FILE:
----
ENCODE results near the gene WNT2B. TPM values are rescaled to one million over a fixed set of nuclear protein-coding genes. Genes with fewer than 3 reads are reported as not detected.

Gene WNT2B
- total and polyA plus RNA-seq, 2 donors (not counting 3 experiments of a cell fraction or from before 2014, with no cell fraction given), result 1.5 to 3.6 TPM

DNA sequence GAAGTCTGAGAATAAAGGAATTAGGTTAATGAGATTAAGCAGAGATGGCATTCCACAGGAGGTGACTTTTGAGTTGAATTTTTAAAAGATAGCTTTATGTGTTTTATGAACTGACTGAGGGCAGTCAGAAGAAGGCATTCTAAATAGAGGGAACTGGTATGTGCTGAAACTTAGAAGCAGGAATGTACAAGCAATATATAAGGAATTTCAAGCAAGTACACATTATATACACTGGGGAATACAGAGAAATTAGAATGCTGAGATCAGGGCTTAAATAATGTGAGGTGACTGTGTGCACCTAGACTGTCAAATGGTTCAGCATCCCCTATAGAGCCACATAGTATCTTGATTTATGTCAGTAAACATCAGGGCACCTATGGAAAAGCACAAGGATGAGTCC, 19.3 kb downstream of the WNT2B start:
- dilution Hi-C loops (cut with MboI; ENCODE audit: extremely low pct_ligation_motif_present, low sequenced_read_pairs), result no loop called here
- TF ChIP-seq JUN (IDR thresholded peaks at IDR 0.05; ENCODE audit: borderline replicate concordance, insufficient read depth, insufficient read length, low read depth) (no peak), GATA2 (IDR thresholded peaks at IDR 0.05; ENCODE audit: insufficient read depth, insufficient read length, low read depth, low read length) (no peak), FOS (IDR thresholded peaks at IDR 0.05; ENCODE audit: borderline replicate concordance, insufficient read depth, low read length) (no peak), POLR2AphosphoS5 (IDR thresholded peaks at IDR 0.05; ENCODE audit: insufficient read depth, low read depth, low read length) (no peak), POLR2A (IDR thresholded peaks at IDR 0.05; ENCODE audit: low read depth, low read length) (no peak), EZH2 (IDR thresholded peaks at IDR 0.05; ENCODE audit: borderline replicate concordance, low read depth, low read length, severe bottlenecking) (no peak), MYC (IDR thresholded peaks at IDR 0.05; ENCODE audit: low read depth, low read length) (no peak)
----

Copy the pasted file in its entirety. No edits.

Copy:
ENCODE results near the gene WNT2B. TPM values are rescaled to one million over a fixed set of nuclear protein-coding genes. Genes with fewer than 3 reads are reported as not detected.

Gene WNT2B
- total and polyA plus RNA-seq, 2 donors (not counting 3 experiments of a cell fraction or from before 2014, with no cell fraction given), result 1.5 to 3.6 TPM

DNA sequence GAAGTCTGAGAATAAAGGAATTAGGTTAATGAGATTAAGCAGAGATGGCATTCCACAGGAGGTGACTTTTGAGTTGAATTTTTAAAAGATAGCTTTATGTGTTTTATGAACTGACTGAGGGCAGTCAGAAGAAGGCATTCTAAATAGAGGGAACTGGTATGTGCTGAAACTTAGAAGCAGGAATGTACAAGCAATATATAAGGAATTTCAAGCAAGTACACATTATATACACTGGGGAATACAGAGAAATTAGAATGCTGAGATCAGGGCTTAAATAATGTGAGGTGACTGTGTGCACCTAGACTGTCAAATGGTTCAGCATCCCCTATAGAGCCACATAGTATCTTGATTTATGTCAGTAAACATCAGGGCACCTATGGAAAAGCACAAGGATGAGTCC, 19.3 kb downstream of the WNT2B start:
- dilution Hi-C loops (cut with MboI; ENCODE audit: extremely low pct_ligation_motif_present, low sequenced_read_pairs), result no loop called here
- TF ChIP-seq JUN (IDR thresholded peaks at IDR 0.05; ENCODE audit: borderline replicate concordance, insufficient read depth, insufficient read length, low read depth) (no peak), GATA2 (IDR thresholded peaks at IDR 0.05; ENCODE audit: insufficient read depth, insufficient read length, low read depth, low read length) (no peak), FOS (IDR thresholded peaks at IDR 0.05; ENCODE audit: borderline replicate concordance, insufficient read depth, low read length) (no peak), POLR2AphosphoS5 (IDR thresholded peaks at IDR 0.05; ENCODE audit: insufficient read depth, low read depth, low read length) (no peak), POLR2A (IDR thresholded peaks at IDR 0.05; ENCODE audit: low read depth, low read length) (no peak), EZH2 (IDR thresholded peaks at IDR 0.05; ENCODE audit: borderline replicate concordance, low read depth, low read length, severe bottlenecking) (no peak), MYC (IDR thresholded peaks at IDR 0.05; ENCODE audit: low read depth, low read length) (no peak)